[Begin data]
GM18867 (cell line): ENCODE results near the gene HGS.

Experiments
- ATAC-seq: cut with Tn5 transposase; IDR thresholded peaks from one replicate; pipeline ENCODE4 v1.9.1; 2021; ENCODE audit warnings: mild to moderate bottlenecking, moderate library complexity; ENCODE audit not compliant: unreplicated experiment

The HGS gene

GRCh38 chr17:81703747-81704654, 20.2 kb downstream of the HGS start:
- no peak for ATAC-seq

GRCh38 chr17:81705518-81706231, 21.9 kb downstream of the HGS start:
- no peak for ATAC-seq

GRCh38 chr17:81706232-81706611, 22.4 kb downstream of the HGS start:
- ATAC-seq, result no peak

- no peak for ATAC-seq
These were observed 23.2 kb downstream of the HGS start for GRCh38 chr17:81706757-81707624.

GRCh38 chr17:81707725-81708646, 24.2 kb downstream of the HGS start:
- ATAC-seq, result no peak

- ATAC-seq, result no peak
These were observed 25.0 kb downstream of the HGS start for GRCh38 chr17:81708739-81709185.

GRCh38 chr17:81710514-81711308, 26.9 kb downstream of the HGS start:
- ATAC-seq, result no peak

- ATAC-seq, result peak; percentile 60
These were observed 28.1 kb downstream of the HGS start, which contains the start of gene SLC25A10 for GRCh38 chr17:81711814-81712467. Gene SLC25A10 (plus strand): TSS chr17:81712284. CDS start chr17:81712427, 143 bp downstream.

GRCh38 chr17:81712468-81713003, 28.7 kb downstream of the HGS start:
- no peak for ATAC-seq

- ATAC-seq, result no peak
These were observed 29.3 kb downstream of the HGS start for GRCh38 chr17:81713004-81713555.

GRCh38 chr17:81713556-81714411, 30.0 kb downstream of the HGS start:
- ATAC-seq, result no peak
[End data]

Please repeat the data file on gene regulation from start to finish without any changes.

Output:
GM18867 (cell line): ENCODE results near the gene HGS.

Experiments
- ATAC-seq: cut with Tn5 transposase; IDR thresholded peaks from one replicate; pipeline ENCODE4 v1.9.1; 2021; ENCODE audit warnings: mild to moderate bottlenecking, moderate library complexity; ENCODE audit not compliant: unreplicated experiment

The HGS gene

GRCh38 chr17:81703747-81704654, 20.2 kb downstream of the HGS start:
- no peak for ATAC-seq

GRCh38 chr17:81705518-81706231, 21.9 kb downstream of the HGS start:
- no peak for ATAC-seq

GRCh38 chr17:81706232-81706611, 22.4 kb downstream of the HGS start:
- ATAC-seq, result no peak

- no peak for ATAC-seq
These were observed 23.2 kb downstream of the HGS start for GRCh38 chr17:81706757-81707624.

GRCh38 chr17:81707725-81708646, 24.2 kb downstream of the HGS start:
- ATAC-seq, result no peak

- ATAC-seq, result no peak
These were observed 25.0 kb downstream of the HGS start for GRCh38 chr17:81708739-81709185.

GRCh38 chr17:81710514-81711308, 26.9 kb downstream of the HGS start:
- ATAC-seq, result no peak

- ATAC-seq, result peak; percentile 60
These were observed 28.1 kb downstream of the HGS start, which contains the start of gene SLC25A10 for GRCh38 chr17:81711814-81712467. Gene SLC25A10 (plus strand): TSS chr17:81712284. CDS start chr17:81712427, 143 bp downstream.

GRCh38 chr17:81712468-81713003, 28.7 kb downstream of the HGS start:
- no peak for ATAC-seq

- ATAC-seq, result no peak
These were observed 29.3 kb downstream of the HGS start for GRCh38 chr17:81713004-81713555.

GRCh38 chr17:81713556-81714411, 30.0 kb downstream of the HGS start:
- ATAC-seq, result no peak